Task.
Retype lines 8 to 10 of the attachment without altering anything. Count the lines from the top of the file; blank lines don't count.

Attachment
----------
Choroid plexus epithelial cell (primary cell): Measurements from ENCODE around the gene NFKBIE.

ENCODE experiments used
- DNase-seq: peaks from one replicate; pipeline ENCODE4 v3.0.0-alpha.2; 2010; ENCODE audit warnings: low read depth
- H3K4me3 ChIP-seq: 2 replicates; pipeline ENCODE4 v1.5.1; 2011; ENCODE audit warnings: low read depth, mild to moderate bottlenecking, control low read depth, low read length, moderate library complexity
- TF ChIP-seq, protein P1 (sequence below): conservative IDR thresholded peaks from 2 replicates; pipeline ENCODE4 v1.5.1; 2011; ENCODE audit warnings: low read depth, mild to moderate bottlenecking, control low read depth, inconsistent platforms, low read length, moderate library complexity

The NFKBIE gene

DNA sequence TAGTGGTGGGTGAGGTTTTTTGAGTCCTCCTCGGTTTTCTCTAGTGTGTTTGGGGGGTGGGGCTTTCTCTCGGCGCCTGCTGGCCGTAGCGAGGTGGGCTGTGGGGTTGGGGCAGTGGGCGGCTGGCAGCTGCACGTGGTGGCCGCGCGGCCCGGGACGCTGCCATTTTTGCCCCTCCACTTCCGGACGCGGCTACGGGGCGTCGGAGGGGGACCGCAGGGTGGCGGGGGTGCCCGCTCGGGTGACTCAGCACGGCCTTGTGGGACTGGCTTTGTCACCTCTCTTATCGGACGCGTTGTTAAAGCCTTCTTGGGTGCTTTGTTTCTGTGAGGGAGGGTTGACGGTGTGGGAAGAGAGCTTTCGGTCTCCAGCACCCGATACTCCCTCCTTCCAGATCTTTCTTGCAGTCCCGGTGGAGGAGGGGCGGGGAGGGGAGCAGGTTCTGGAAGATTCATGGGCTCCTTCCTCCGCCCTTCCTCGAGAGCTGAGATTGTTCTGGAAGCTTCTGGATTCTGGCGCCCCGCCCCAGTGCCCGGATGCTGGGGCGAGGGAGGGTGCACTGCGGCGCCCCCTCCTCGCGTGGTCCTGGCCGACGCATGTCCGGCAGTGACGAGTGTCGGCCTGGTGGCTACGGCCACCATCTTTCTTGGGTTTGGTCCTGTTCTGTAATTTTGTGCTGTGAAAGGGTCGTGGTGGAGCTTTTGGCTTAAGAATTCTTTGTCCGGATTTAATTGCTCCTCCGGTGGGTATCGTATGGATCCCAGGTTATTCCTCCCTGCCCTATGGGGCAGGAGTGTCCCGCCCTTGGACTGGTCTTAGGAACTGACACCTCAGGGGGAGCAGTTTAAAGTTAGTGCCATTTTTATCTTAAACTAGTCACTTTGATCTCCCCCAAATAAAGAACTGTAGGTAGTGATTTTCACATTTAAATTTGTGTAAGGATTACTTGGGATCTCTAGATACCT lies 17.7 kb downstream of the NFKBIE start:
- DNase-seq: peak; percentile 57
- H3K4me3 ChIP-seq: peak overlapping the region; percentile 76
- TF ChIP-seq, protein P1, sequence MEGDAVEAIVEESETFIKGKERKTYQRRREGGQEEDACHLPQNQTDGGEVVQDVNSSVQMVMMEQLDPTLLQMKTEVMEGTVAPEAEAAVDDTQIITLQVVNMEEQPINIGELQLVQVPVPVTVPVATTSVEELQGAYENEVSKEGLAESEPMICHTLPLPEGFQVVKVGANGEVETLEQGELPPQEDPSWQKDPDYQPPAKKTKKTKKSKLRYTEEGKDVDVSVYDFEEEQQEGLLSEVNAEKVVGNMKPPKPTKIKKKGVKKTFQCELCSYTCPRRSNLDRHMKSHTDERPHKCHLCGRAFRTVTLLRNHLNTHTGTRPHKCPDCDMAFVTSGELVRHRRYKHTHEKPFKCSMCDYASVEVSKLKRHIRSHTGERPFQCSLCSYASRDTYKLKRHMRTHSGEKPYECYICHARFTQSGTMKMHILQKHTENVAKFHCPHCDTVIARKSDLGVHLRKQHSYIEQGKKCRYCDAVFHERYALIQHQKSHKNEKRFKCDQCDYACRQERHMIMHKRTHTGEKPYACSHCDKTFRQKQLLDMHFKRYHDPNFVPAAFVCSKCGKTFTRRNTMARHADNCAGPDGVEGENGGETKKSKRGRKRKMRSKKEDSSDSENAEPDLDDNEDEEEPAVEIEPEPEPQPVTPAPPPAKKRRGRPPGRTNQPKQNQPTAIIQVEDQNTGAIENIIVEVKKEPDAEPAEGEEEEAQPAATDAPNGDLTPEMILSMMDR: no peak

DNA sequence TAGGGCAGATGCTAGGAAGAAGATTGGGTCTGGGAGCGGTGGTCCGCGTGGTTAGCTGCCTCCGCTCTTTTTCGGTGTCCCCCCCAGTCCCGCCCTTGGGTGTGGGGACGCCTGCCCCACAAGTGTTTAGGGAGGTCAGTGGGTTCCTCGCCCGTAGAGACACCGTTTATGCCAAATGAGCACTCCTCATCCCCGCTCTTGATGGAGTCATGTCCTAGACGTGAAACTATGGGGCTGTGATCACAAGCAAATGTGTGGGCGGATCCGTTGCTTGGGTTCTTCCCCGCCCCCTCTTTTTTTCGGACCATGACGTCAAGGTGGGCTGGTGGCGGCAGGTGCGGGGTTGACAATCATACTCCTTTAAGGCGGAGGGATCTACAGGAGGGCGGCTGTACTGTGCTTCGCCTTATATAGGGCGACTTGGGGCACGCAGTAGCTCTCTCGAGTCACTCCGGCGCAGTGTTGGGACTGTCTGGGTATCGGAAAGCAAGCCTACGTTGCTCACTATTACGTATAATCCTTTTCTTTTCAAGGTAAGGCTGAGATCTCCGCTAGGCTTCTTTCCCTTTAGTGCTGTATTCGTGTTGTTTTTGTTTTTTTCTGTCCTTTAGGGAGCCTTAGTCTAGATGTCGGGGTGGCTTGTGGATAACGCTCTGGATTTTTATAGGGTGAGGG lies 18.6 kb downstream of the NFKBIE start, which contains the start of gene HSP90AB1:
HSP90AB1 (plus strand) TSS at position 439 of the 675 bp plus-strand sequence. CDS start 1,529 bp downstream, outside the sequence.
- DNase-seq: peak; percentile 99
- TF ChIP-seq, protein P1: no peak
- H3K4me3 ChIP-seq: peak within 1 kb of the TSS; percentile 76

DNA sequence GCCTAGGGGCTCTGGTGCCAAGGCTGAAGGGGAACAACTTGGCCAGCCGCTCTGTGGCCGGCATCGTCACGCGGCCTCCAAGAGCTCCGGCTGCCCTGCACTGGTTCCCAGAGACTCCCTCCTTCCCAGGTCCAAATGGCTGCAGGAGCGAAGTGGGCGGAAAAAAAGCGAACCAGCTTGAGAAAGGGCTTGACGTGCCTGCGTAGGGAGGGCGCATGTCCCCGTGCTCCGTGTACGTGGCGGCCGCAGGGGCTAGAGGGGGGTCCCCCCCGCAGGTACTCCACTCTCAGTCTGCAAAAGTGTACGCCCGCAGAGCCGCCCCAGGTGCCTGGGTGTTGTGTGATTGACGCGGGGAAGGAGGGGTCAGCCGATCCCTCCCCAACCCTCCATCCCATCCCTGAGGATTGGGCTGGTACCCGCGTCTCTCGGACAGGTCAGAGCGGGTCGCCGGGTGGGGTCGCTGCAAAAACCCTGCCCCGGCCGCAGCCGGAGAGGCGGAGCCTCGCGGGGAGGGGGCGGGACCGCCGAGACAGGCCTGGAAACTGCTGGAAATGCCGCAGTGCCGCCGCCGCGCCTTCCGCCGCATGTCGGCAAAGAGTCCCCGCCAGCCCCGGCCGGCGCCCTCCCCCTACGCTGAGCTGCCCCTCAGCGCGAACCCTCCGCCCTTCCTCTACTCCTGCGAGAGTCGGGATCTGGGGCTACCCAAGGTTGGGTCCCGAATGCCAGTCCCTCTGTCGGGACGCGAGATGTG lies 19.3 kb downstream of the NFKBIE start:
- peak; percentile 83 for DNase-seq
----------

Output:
- DNase-seq: peak; percentile 57
- H3K4me3 ChIP-seq: peak overlapping the region; percentile 76
- TF ChIP-seq, protein P1, sequence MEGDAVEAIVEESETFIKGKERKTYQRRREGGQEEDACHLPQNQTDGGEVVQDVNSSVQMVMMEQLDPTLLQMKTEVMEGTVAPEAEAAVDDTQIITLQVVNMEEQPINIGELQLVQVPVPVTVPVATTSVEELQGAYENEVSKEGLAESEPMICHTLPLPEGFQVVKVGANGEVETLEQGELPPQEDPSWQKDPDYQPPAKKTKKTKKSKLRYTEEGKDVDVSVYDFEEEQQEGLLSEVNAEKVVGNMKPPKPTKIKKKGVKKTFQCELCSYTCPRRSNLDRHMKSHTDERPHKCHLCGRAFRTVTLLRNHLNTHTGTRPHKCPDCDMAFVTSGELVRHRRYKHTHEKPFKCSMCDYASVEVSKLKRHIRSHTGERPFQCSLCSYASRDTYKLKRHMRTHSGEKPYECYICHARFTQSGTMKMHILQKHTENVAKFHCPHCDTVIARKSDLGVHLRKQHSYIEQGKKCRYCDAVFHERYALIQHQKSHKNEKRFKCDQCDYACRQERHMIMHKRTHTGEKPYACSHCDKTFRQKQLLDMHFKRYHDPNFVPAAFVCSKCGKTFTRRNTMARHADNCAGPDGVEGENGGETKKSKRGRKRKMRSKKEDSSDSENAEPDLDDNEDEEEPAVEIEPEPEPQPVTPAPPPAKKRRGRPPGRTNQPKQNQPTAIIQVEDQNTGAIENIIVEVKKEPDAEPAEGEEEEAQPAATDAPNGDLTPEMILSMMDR: no peak